Started in 2014, the Media Rhetoric Project studies how the mainstream media has depicted immigrants, refugees and noncitizens from 2012‑present in Kentucky, Tennessee, Indiana and Ohio.
These findings have been compiled in a report, released in April 2017.
From the report's summary:
HRAP concluded that there was an inconsistency regarding the overall rhetorical image of noncitizens formed in articles as well as the language used when writing about noncitizens. From 2012 to 2014, mainstream print media portrayals of noncitizens were neutral-to-positive, though there were very few stories from the perspectives of noncitizens. Louisville, Kentucky print media in 2015 mainly contained positive portrayals of noncitizens. The mainstream print media of Kentucky cities outside of Louisville in 2015 were quite political, reporting on the opinions of Republican presidential candidates in regards to noncitizens, specifically refugees and undocumented individuals. For Kentucky’s surrounding states, portrayals of noncitizens in the media shifted in 2015, with Indiana, Ohio, and Tennessee print media showing a shift from neutral- to-positive portrayals of noncitizens to negative portrayals in November of 2015. Following the 2016 election, the mainstream print media in Kentucky, Indiana, Ohio, and Tennessee for the most part reported on noncitizens in a positive light.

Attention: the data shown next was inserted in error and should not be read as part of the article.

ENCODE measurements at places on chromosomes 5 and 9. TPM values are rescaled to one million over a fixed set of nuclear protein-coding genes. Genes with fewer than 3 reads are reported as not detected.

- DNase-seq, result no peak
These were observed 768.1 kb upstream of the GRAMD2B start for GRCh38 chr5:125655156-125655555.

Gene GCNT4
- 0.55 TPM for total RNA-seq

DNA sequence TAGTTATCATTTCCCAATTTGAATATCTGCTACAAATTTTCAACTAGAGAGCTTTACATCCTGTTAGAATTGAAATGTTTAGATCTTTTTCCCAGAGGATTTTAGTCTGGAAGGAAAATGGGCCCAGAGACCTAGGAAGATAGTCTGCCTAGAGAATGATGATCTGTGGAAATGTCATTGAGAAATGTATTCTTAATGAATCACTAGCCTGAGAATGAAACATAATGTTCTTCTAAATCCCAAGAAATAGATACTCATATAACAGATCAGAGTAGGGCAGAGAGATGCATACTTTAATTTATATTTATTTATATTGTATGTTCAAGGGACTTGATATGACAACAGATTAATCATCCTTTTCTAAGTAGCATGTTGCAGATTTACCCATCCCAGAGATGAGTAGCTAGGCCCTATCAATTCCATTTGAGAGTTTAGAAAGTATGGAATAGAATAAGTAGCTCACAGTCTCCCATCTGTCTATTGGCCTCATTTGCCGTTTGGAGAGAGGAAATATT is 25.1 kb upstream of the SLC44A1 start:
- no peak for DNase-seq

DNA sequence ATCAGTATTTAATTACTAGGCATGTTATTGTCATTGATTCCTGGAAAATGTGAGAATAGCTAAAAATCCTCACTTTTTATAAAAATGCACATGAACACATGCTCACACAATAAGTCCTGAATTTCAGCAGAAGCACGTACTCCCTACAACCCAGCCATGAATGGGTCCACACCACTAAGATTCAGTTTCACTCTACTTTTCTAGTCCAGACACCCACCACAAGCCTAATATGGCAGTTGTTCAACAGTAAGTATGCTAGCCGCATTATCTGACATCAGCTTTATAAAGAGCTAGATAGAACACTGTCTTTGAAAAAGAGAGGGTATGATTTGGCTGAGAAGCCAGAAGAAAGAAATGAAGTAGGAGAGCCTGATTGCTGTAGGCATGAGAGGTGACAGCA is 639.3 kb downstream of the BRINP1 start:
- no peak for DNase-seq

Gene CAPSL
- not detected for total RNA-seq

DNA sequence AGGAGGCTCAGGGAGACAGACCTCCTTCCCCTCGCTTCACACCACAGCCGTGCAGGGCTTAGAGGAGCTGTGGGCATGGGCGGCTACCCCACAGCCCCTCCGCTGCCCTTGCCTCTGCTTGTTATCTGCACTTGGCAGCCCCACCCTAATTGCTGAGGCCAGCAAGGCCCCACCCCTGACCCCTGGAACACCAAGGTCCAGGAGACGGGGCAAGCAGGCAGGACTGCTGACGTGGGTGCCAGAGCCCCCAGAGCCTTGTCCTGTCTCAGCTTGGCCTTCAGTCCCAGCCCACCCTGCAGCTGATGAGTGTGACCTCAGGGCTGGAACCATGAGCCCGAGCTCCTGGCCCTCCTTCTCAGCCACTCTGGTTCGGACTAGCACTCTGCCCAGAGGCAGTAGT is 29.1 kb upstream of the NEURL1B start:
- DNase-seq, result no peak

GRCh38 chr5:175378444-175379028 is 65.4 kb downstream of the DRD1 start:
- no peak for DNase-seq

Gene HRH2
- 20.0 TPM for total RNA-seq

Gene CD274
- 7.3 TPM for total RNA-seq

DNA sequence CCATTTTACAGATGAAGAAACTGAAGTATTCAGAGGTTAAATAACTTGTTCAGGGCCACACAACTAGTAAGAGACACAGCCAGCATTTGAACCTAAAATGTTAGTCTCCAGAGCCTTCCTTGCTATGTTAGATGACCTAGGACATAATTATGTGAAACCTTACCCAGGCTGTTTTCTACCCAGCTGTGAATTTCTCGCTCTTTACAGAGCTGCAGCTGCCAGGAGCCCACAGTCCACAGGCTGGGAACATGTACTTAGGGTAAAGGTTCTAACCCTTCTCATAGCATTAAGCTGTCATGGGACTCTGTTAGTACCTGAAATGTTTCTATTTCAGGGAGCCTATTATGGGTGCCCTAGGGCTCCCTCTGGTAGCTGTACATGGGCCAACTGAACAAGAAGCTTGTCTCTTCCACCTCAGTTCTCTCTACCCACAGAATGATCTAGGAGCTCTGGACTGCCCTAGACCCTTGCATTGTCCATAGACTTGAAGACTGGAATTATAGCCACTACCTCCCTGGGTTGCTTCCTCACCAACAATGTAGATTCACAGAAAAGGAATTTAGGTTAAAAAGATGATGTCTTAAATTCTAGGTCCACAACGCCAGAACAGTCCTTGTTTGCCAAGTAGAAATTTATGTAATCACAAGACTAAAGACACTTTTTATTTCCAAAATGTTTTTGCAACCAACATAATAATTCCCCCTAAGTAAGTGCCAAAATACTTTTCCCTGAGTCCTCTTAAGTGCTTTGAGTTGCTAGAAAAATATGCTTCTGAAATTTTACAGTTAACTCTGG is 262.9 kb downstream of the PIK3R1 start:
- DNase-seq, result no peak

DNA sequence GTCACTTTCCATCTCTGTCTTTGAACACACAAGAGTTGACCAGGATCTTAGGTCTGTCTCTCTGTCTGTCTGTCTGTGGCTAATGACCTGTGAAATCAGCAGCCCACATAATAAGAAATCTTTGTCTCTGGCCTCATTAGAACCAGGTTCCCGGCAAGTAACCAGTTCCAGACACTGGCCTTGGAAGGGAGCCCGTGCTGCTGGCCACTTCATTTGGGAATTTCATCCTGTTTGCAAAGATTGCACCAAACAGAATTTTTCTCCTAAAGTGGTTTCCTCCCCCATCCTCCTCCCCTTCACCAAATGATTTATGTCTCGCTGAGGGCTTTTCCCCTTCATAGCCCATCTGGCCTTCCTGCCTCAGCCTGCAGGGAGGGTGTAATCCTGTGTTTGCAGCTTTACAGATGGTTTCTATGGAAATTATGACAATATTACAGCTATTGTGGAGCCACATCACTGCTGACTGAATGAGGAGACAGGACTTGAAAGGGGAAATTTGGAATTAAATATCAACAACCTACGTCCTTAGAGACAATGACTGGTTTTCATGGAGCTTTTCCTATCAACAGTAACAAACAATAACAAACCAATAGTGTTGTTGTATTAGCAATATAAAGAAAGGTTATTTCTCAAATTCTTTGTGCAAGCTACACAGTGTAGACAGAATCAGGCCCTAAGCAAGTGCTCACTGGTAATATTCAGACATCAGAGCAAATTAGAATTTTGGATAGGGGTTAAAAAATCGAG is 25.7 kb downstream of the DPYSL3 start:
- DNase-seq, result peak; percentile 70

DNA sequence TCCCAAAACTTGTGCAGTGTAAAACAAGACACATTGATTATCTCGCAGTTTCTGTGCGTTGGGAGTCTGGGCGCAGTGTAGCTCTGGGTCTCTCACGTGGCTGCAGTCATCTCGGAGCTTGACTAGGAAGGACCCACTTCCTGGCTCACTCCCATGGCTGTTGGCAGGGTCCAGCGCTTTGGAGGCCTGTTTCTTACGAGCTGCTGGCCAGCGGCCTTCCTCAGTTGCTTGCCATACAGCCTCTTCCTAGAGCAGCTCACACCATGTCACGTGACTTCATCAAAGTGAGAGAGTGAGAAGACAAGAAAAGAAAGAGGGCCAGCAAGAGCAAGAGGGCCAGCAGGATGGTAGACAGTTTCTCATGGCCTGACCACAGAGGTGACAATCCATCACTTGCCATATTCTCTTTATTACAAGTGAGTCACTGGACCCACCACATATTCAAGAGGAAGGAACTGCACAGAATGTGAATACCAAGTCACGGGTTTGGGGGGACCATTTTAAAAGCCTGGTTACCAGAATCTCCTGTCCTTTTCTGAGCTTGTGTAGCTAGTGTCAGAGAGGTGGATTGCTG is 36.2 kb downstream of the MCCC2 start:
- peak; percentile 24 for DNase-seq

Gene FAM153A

In response, HRAP has begun producing a Comprehensive Guide to Language Use in Reference to the Noncitizen Community (The Guide) and a video cultural competency training resource. HRAP will next finalize and distribute The Guide and the video in late 2017 to members of the community including elected officials, schools, frontline workers in education and language, and journalists.